If you have spent any amount of time in the business world, you’ve discovered that there are two distinct types of people. There are the planners and the pantsers. Planners are the ones who like to sit down and figure out where they want to go, figure out how they’d like to get there, and then set out in that direction. Pantsers are the ones who fly by the seat of their pants.
No matter what camp you find yourself in, you will find some value in what I want to talk about today. When you don’t sit down to develop a plan for yourself, there is a potential that you will feel overwhelmed quickly. I can say this, because for a while in my life I didn’t create plans for myself. I flew by the seat of my pants.
Fast forward through a lot of heartache, anxiety, and overwhelm to today, and you will find someone who loves to plan things. Why am I so adamant about creating plans? I think it has something to do with spending time out in the mountains but also just wanting to have something to work toward.
When I go out to the mountains, I always create a plan. I will even create backup plans for when I go out, especially so in the winter when conditions can change rapidly. When I have a plan, I feel less anxious about approaching the situation because I have taken the time to think through different scenarios and what I will do in the event the plan needs to change.
The other important piece about planning is when you have a plan, you are more likely to stick to a set amount of time you’d like to devote to the task at hand.
Funny thing about time. The more we think it will take a certain amount of time to complete a task, the more likely it will take that much time.
For example, think about when you have written a paper or prepared a project or report. You will always look to see when the deadline is and then work toward meeting the deadline. What if you approached this a little differently and said to yourself: “What would it take to get this done in half the time?”
Why is this an important question to ask? Because as Parkinson’s Law states, work will always complicate to fill the available time. If we think we have 3 months to complete something, it will take us 3 months to complete it. If we think we have half the time, then it will take us half the time.
When you work outside the expectations that are being set, you will find that you can change the dynamics of what will get done. Don’t wait for someone else’s timeline to finish a task if you have the means to complete it now.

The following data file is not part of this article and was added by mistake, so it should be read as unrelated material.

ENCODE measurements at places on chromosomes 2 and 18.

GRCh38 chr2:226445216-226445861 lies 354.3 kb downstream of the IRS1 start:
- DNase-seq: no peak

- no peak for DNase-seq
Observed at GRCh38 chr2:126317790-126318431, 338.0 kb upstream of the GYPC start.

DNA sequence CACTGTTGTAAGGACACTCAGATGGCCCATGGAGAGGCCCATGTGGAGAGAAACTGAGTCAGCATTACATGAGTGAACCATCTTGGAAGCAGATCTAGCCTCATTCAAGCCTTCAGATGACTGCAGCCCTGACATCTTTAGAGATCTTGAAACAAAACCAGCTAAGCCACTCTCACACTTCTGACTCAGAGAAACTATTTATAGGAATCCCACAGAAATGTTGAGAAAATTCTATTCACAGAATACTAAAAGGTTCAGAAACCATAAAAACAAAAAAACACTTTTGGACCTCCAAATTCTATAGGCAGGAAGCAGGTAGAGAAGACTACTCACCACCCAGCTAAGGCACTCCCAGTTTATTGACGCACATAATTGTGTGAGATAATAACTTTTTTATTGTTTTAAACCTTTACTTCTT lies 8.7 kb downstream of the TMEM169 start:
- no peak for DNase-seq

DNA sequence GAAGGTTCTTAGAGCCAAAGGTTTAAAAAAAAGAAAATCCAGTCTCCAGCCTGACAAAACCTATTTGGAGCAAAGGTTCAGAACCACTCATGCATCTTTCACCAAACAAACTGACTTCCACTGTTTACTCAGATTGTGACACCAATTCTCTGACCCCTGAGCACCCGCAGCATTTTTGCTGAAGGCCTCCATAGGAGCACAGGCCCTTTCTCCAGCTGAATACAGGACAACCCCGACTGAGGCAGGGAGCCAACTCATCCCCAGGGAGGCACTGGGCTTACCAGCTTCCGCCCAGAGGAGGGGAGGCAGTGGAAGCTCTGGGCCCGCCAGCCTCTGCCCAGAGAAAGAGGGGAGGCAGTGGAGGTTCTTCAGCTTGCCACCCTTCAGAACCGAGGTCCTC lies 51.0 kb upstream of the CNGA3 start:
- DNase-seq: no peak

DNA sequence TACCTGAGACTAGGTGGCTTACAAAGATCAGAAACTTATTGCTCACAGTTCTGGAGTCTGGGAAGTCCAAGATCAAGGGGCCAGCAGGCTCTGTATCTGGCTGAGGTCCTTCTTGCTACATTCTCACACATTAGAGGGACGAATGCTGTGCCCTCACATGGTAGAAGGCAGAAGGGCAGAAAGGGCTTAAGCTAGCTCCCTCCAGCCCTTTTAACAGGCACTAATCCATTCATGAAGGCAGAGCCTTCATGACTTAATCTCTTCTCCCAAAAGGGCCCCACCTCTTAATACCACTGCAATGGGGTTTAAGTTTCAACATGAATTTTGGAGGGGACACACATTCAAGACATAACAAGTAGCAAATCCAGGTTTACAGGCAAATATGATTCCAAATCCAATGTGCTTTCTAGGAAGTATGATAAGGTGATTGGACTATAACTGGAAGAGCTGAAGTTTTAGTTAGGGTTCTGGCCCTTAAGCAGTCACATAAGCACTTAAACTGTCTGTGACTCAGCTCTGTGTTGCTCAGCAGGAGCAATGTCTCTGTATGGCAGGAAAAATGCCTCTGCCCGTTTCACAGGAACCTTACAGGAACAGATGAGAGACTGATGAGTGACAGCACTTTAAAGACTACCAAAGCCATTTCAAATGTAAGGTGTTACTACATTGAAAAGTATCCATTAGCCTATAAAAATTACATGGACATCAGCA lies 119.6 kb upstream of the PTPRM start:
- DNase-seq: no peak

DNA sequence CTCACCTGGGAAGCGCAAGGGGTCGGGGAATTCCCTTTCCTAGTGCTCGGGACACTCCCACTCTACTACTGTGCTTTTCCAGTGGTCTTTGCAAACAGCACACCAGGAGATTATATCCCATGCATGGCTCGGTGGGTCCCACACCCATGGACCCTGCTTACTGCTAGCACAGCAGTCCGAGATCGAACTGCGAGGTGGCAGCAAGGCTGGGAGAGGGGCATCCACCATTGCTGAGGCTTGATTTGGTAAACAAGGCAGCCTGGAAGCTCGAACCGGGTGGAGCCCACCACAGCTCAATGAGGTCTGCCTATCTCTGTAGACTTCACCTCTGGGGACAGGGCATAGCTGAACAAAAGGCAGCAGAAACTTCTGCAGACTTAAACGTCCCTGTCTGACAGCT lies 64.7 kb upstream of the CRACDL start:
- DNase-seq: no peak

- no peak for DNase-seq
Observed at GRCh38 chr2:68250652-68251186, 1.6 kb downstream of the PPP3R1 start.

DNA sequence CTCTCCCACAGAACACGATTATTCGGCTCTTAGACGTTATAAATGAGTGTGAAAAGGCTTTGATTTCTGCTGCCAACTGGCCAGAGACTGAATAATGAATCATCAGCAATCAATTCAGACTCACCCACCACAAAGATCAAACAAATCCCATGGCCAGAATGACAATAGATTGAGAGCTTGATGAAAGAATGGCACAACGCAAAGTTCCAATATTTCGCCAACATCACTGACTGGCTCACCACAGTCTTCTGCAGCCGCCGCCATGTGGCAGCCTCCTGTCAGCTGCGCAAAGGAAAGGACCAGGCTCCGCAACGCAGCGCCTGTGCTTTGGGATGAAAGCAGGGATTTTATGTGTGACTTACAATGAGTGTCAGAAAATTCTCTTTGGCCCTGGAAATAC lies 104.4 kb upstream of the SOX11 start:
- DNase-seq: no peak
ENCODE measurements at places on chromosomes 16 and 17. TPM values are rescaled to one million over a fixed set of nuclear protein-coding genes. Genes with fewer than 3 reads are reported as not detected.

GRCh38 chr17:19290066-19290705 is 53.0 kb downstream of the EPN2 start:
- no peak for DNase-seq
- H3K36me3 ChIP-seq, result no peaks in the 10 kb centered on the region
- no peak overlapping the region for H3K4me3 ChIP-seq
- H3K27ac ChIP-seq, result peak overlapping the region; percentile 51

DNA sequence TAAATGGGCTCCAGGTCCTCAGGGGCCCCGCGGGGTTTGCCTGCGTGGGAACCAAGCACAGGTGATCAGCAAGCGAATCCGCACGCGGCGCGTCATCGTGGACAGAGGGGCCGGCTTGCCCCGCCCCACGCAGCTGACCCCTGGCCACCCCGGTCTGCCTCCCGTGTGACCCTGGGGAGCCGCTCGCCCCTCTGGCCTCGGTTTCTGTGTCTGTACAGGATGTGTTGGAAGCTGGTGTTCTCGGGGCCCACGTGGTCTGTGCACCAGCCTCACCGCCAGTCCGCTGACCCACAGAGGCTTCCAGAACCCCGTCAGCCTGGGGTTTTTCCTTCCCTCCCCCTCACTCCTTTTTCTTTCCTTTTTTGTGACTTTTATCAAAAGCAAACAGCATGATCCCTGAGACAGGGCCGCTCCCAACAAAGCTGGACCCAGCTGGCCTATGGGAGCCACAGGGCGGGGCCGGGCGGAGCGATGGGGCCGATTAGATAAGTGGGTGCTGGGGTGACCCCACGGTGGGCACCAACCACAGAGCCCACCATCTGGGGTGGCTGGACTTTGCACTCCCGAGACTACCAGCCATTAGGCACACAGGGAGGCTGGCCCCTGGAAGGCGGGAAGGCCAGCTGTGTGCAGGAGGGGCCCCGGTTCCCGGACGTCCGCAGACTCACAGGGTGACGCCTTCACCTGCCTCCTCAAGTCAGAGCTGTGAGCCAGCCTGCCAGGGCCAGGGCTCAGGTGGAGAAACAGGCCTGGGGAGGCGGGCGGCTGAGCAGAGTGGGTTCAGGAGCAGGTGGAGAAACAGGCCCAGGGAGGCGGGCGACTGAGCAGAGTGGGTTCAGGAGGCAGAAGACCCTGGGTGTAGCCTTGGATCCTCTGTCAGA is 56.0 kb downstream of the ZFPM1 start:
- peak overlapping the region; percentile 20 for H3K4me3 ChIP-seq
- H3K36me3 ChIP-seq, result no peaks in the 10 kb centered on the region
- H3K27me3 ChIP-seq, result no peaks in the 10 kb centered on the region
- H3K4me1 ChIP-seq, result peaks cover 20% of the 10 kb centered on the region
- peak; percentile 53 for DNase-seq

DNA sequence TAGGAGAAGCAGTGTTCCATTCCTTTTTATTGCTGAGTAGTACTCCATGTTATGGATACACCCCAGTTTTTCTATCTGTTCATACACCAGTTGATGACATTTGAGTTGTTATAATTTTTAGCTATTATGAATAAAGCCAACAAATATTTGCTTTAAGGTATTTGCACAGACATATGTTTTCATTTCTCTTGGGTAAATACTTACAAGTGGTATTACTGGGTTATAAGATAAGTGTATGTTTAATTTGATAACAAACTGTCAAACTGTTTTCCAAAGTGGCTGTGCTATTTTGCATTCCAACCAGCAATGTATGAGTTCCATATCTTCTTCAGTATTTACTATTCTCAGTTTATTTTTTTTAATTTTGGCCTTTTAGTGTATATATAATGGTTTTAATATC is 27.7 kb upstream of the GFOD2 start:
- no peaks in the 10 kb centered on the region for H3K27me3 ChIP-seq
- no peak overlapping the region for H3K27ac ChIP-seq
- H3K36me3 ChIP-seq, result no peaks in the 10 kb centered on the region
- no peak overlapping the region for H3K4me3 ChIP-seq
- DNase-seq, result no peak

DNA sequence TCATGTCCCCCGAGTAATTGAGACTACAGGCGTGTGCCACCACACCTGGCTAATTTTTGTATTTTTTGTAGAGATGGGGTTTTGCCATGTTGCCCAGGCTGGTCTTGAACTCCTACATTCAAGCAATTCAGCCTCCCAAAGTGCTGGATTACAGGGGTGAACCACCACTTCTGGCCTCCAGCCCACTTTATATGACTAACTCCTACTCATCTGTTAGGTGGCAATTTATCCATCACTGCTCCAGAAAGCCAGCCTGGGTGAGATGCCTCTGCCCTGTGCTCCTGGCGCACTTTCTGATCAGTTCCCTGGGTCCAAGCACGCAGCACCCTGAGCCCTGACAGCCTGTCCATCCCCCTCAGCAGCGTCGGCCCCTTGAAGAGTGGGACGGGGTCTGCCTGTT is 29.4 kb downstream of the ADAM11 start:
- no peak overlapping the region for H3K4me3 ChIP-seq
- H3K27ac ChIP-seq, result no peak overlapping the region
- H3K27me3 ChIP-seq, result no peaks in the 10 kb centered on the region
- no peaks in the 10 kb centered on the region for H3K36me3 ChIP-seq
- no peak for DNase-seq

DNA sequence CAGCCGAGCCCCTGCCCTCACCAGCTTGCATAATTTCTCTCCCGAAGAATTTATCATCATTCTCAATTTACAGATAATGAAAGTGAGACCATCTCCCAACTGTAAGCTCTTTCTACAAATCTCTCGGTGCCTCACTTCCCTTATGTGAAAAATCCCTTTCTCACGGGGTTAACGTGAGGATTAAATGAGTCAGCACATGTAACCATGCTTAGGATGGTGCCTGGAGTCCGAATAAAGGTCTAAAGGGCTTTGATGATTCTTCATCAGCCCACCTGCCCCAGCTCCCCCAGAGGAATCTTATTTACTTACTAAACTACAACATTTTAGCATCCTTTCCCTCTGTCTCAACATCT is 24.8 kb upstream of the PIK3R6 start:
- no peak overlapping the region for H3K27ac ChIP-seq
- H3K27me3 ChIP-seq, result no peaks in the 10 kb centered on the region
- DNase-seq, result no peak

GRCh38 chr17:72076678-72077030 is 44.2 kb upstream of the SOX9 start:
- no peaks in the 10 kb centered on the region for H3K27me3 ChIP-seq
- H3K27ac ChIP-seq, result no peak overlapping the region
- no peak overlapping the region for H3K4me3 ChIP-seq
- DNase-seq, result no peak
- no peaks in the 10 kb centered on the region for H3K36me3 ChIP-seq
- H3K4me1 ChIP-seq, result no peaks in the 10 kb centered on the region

A handy book I have read about creating a plan with this principle in mind is the 12-week year by Brain Moran & Micheal Lennington.
12 Week Year
The basic premise of the 12-week year is that you break your time down into 4 – 13 week blocks each year. You spend 1 week planning the 12 weeks and the next 12 executing the work in 1-week sprints. Often we will overestimate what we can get done in a year because we don’t take the time to sit down and create a plan for ourselves that is realistic.
When we take the time to regularly look at where we want to go over the long term, building these 12-week blocks becomes much easier. Also, we can check in with ourselves after the 12 weeks and see how much progress we’ve made toward the larger goal. This can motivate us to continue on our quest for our bigger goals.
Ever since I adopted this mindset, I have been much more productive and I feel a lot less stress around the work that I am doing. Even when delays happen, I am able to see much more easily where I can adjust my time in the next week to account for the schedule change.
I take this idea one step further. I like to manage my time daily. This allows me to get a sense of the progress I am making from one day to the next. If one day my plan changes, I am prepared to move the tasks to a different day with ease.
I no longer get stressed about schedule changes because I see with the flip of a page to my SDCA journal where I can shift the change to. I can keep track daily of what progress I am making toward my quarterly goals and objectives that I have set for myself. This helps me to focus on creating Work:Life Harmony for myself.
As I am making my way through the weeks, I am referencing the Quarterly Planner to make sure I stay on track. The other practice I have adopted that creates exponential gain for me is to do a regular self-reflection process called hansei. It is a Japanese practice that literally is interpreted as self-reflection.
During this practice, you are asking yourself a series of questions designed to help you see where your opportunities are to get better at self-leadership which will translate to team leadership if you lead a team.
By using this type of framework, I can create a daily flow that allows me to work so that I can live, rather than living to work. If you’d like to create a plan for yourself for 2023 consider taking a look at my SDCA Journal available on Amazon.
SDCA Daily Management Journal by Steve M. Beauchamp
The bottom line is that if you don’t make a plan for yourself, it will be challenging to make adjustments when the time comes. Think about it like sailing a boat or flying an airplane. Both are affected by how the wind blows and need to regularly adjust to stay on course. Sometimes extreme adjustments are needed to avoid a large storm, but getting back on track afterward becomes easy. Without the plan in place before the storm, there would be a lot of confusion over what to do next.
You wouldn’t get into an airplane or board a vessel without knowing where you are going, would you? Don’t treat your future this way either.